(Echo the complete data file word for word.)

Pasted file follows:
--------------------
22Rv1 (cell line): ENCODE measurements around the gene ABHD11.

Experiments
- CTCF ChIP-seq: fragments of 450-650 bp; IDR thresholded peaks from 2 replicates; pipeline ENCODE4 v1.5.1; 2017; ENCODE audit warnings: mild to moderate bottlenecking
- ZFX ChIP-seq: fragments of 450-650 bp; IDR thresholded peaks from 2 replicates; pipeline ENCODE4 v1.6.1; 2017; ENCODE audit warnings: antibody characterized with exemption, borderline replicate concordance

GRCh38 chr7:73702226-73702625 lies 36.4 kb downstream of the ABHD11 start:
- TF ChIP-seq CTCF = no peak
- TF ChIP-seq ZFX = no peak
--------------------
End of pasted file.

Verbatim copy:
22Rv1 (cell line): ENCODE measurements around the gene ABHD11.

Experiments
- CTCF ChIP-seq: fragments of 450-650 bp; IDR thresholded peaks from 2 replicates; pipeline ENCODE4 v1.5.1; 2017; ENCODE audit warnings: mild to moderate bottlenecking
- ZFX ChIP-seq: fragments of 450-650 bp; IDR thresholded peaks from 2 replicates; pipeline ENCODE4 v1.6.1; 2017; ENCODE audit warnings: antibody characterized with exemption, borderline replicate concordance

GRCh38 chr7:73702226-73702625 lies 36.4 kb downstream of the ABHD11 start:
- TF ChIP-seq CTCF = no peak
- TF ChIP-seq ZFX = no peak